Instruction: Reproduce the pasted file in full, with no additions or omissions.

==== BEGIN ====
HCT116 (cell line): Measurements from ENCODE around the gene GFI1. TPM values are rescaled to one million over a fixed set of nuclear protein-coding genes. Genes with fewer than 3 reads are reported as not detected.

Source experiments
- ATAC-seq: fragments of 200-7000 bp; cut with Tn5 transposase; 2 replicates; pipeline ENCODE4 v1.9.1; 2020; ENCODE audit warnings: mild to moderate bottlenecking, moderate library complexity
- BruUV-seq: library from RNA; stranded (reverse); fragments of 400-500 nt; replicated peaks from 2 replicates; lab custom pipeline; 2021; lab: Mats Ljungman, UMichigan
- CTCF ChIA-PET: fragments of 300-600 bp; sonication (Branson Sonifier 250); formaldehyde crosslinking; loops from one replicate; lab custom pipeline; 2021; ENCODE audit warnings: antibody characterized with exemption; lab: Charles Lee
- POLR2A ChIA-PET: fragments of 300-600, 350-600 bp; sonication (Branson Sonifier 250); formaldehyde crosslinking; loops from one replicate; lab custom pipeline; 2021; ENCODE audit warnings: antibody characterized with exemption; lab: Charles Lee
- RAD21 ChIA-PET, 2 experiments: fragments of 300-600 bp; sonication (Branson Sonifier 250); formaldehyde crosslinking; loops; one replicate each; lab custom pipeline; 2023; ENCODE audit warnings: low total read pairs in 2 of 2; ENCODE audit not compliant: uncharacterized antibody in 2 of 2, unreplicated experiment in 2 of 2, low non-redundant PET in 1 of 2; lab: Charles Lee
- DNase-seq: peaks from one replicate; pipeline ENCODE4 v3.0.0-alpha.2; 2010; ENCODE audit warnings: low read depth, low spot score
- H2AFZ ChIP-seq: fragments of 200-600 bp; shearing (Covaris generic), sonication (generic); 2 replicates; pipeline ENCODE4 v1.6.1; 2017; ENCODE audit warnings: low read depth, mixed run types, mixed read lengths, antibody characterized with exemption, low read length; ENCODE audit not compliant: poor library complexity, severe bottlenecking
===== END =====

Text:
HCT116 (cell line): Measurements from ENCODE around the gene GFI1. TPM values are rescaled to one million over a fixed set of nuclear protein-coding genes. Genes with fewer than 3 reads are reported as not detected.

Source experiments
- ATAC-seq: fragments of 200-7000 bp; cut with Tn5 transposase; 2 replicates; pipeline ENCODE4 v1.9.1; 2020; ENCODE audit warnings: mild to moderate bottlenecking, moderate library complexity
- BruUV-seq: library from RNA; stranded (reverse); fragments of 400-500 nt; replicated peaks from 2 replicates; lab custom pipeline; 2021; lab: Mats Ljungman, UMichigan
- CTCF ChIA-PET: fragments of 300-600 bp; sonication (Branson Sonifier 250); formaldehyde crosslinking; loops from one replicate; lab custom pipeline; 2021; ENCODE audit warnings: antibody characterized with exemption; lab: Charles Lee
- POLR2A ChIA-PET: fragments of 300-600, 350-600 bp; sonication (Branson Sonifier 250); formaldehyde crosslinking; loops from one replicate; lab custom pipeline; 2021; ENCODE audit warnings: antibody characterized with exemption; lab: Charles Lee
- RAD21 ChIA-PET, 2 experiments: fragments of 300-600 bp; sonication (Branson Sonifier 250); formaldehyde crosslinking; loops; one replicate each; lab custom pipeline; 2023; ENCODE audit warnings: low total read pairs in 2 of 2; ENCODE audit not compliant: uncharacterized antibody in 2 of 2, unreplicated experiment in 2 of 2, low non-redundant PET in 1 of 2; lab: Charles Lee
- DNase-seq: peaks from one replicate; pipeline ENCODE4 v3.0.0-alpha.2; 2010; ENCODE audit warnings: low read depth, low spot score
- H2AFZ ChIP-seq: fragments of 200-600 bp; shearing (Covaris generic), sonication (generic); 2 replicates; pipeline ENCODE4 v1.6.1; 2017; ENCODE audit warnings: low read depth, mixed run types, mixed read lengths, antibody characterized with exemption, low read length; ENCODE audit not compliant: poor library complexity, severe bottlenecking